Our Family’s (2nd) Year in the South of France
Kids and Castles - Our year with kids in the South of France

This is NOT Polly Platt’s France

I turned 40 this week.

Before coming to France, I researched French culture. I talked to people who had spent time in France and read as many books as I could including Polly Platt’s seminal book on life in France, French or Foe. One thing was consistent – don’t expect to have a social life. Not that anyone said the French are unfriendly, just that it took them time to warm up and one year simply would not be enough.

Polly Platt obviously NEVER visited our village. The people here couldn’t be more lovely, warm, and welcoming.  And to the whole family – not just to JM whose “cute French-Canadian accent” seems to charm the ladies (who knew?).

(Side comment:  Despite what Polly Platt says, it is OK to use the restroom when you visit a French person’s house!!!)

Even though we’ve only been here for a few months, we knew enough people to have a party to celebrate my 40th birthday. Naturally we have mostly met people who have kids the same age as ours and who speak at least some English – it turns out there are three English teachers in our village and they were all here.

Forty Tea Lights for my Fortieth Birthday

After the charcuterie (pate-style meat) but before the fromage (cheese), the kids summoned the adults to see the Spectacle (show) they had just made up. They had taken our “reuse toy box” and made a family of very clever puppets:  a king, a queen, a princess, a policeman, and a pig.  They even had a program listing the puppeteers and their roles, with a special English edition just for me. All the parents had been assigned seats on a specific color of yoga mat. I was completely charmed.

Garbage Puppets

We’re really enjoying our village and the people. I especially love the kids, who simply do not get that I don’t understand French. So they just talk normally, and I tell them “lentement” (slowly) and “répéter” (repeat) and use charades until we figure it out. The same exchange can be very awkward with an adult, but the kids don’t care and it’s great practice for me.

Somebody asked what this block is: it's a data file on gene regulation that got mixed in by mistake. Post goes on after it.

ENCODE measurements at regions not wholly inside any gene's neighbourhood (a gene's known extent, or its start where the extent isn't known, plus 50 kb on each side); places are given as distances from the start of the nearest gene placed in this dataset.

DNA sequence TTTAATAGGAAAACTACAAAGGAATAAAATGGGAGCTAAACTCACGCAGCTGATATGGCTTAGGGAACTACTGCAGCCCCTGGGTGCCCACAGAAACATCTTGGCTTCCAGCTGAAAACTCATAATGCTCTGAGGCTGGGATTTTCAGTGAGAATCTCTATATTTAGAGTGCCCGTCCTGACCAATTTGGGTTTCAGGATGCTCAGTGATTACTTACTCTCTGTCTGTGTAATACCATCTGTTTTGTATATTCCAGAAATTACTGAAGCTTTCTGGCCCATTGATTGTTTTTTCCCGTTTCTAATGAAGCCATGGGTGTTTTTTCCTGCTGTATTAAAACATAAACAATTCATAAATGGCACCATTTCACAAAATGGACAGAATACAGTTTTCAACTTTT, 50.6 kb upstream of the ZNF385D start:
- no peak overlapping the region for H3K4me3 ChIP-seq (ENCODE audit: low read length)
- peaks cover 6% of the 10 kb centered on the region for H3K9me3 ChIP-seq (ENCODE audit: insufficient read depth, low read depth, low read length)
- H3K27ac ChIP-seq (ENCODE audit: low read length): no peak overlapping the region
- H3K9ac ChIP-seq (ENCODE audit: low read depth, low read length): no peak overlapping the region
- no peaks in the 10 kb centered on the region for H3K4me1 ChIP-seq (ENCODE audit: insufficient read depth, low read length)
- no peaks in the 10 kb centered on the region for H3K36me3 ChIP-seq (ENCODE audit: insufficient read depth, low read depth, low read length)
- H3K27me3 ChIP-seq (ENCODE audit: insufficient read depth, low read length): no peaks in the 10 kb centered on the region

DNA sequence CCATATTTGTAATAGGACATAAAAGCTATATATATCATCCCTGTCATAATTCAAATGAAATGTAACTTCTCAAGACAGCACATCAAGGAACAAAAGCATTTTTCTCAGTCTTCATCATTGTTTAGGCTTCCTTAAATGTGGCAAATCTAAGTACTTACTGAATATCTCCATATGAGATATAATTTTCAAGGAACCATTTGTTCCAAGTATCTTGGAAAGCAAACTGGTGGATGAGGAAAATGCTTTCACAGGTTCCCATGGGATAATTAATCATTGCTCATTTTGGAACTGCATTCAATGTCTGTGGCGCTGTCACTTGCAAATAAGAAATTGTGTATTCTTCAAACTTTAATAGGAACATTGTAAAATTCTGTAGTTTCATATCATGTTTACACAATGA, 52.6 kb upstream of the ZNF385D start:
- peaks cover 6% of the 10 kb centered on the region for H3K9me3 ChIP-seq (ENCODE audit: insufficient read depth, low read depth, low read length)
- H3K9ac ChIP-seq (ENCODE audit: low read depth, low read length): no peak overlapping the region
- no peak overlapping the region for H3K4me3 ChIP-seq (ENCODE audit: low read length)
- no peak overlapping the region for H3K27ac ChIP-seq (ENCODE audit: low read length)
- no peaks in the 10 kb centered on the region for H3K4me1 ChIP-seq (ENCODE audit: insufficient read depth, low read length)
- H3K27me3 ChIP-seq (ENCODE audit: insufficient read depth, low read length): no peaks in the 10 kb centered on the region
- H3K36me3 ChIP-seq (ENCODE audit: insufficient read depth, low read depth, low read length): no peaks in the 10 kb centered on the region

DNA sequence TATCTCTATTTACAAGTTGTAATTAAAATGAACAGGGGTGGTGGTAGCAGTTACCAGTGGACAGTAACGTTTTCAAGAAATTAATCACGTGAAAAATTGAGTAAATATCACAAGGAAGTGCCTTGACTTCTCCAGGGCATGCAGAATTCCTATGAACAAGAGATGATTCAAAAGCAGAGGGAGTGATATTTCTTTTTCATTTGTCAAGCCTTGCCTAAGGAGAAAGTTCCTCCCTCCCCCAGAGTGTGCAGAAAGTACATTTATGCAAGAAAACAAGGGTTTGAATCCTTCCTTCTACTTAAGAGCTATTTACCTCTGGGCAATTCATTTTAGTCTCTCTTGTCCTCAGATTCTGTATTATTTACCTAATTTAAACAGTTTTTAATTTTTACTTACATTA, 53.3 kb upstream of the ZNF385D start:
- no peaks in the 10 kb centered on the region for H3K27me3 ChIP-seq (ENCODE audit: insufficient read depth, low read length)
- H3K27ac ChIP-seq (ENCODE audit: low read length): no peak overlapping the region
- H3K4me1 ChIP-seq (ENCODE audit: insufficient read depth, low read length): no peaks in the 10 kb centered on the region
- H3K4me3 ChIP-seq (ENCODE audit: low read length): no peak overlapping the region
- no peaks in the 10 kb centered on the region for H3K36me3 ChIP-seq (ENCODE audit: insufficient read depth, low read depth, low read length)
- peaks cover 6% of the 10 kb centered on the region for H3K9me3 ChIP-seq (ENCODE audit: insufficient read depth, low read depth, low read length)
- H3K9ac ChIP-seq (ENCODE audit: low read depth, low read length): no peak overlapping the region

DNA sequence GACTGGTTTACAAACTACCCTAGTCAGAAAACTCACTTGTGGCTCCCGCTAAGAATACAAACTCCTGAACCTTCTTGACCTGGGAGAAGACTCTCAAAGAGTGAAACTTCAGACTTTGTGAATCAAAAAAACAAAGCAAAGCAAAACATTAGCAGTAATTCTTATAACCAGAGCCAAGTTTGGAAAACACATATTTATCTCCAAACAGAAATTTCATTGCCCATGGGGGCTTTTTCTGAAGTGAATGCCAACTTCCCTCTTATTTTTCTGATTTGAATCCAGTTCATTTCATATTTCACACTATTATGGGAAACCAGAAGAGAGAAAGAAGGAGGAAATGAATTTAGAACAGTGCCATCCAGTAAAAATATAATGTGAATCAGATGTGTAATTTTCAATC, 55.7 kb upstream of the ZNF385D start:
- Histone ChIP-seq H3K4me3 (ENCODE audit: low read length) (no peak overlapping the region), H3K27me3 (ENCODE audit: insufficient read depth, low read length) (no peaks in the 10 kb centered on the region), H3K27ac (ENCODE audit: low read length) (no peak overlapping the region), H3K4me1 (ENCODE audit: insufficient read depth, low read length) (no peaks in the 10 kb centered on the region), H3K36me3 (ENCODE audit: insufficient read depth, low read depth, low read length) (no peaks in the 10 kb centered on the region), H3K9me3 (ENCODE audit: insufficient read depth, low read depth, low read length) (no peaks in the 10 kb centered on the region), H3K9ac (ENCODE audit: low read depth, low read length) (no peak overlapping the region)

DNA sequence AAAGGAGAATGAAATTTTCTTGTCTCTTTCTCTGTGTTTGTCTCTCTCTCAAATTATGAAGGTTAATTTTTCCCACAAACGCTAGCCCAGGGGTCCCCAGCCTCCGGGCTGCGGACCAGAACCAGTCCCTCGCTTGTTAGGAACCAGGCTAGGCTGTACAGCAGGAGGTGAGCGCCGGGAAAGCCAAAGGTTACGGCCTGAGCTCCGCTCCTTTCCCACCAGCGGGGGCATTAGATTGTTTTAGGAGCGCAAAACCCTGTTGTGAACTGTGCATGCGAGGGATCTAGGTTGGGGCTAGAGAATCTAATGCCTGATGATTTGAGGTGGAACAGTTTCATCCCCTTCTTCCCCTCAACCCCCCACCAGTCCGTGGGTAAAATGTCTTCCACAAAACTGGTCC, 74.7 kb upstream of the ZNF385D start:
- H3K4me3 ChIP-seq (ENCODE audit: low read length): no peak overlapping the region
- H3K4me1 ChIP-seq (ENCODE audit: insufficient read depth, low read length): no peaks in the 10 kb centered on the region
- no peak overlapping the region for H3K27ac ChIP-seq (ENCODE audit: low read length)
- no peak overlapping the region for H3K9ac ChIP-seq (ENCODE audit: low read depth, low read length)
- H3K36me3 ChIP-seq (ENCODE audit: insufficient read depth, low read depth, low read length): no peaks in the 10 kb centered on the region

Not to paint everything in the village as idyllic. As we get to know people better we are seeing more of the disagreements, politics, and personalities. Apparently they’ve been trying to name the streets in our village for two years now but can’t agree on the names even though there are only two streets! And that charming puppet show the kids put together – we never actually saw the final performance because the kids started to bicker.

The one benefit of not speaking French is that I’m completely oblivious to any issues!!!

7 Responses to “This is NOT Polly Platt’s France”

  1. Veronica says:

    I agree, and I think part of the misconception stems from the fact that many of these books/blogs are written by expats who live in Paris. Paris is _not_ France. It’s like generalising about the UK from the way people behave in London, or thinking all Americans act like New Yorkers. In our small village we’ve had just the same experience as you: many open,welcoming people who invited us into their homes from day 1.

  2. Val says:

    I’m sorry I missed the Spectacle! Sounds like a lovely birthday and an even lovelier part of France to be living.

  3. GBK Gwyneth says:

    Sounds like a great party! Happy Birthday!

  4. Erika says:

    Happy Birthday! I love the puppets! What an awesome birthday. The planning is exactly what Jessica has been doing for Thanksgiving. She has created popsicle stick characters and several different scenes using paper with a slit cut in it. She is very excited about the production later this week. Now if I can only keep her from telling everyone exactly what they should do, it might work out OK.

  5. vered says:

    Sometimes I miss the first few months after Ido and I had moved to California. There’s a huge sense of freedom in NOT having a community – in being a stranger and not getting involved in local politics or caring about what others will think. There’s loneliness too, but at least for a short while, I felt that the freedom was worth it.

    But we are social creatures, and eventually we do get involved and we do need a community around us. It sounds like you’ve got the best of both worlds over there because of the limited time you will stay: you enjoy the community around you, but you don’t get involved in the ugly side of it.

  6. Maha says:

    Happy birthday! Sounds like you had a perfect day!

  7. Claude says:

    Joyeux anniversaire (en retard), félicitations pour tes 40 ans et meilleurs souhaits pour toutes les années à venir. Claude